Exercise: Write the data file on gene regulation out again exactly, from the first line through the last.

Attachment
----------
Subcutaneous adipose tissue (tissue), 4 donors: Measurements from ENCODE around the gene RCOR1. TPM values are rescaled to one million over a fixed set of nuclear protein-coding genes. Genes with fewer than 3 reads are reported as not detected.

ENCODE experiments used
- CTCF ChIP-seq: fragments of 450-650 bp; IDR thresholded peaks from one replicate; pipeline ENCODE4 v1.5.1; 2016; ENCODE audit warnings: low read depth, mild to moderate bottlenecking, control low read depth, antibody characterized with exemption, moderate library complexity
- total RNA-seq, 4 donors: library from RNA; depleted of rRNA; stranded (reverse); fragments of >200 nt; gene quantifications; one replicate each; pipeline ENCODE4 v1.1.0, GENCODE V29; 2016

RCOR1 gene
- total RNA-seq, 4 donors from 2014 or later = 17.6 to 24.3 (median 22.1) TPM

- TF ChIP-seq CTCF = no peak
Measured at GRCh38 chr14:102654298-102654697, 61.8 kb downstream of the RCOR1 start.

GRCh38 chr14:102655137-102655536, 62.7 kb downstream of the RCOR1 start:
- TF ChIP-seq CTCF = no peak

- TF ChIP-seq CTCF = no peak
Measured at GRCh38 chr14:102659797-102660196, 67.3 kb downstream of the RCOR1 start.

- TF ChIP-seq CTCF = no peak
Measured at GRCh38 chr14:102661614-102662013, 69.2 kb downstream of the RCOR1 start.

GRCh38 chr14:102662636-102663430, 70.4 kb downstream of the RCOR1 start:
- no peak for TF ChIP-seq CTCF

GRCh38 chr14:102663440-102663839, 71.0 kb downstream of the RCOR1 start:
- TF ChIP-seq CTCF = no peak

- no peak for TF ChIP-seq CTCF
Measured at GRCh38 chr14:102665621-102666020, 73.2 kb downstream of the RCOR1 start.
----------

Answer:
Subcutaneous adipose tissue (tissue), 4 donors: Measurements from ENCODE around the gene RCOR1. TPM values are rescaled to one million over a fixed set of nuclear protein-coding genes. Genes with fewer than 3 reads are reported as not detected.

ENCODE experiments used
- CTCF ChIP-seq: fragments of 450-650 bp; IDR thresholded peaks from one replicate; pipeline ENCODE4 v1.5.1; 2016; ENCODE audit warnings: low read depth, mild to moderate bottlenecking, control low read depth, antibody characterized with exemption, moderate library complexity
- total RNA-seq, 4 donors: library from RNA; depleted of rRNA; stranded (reverse); fragments of >200 nt; gene quantifications; one replicate each; pipeline ENCODE4 v1.1.0, GENCODE V29; 2016

RCOR1 gene
- total RNA-seq, 4 donors from 2014 or later = 17.6 to 24.3 (median 22.1) TPM

- TF ChIP-seq CTCF = no peak
Measured at GRCh38 chr14:102654298-102654697, 61.8 kb downstream of the RCOR1 start.

GRCh38 chr14:102655137-102655536, 62.7 kb downstream of the RCOR1 start:
- TF ChIP-seq CTCF = no peak

- TF ChIP-seq CTCF = no peak
Measured at GRCh38 chr14:102659797-102660196, 67.3 kb downstream of the RCOR1 start.

- TF ChIP-seq CTCF = no peak
Measured at GRCh38 chr14:102661614-102662013, 69.2 kb downstream of the RCOR1 start.

GRCh38 chr14:102662636-102663430, 70.4 kb downstream of the RCOR1 start:
- no peak for TF ChIP-seq CTCF

GRCh38 chr14:102663440-102663839, 71.0 kb downstream of the RCOR1 start:
- TF ChIP-seq CTCF = no peak

- no peak for TF ChIP-seq CTCF
Measured at GRCh38 chr14:102665621-102666020, 73.2 kb downstream of the RCOR1 start.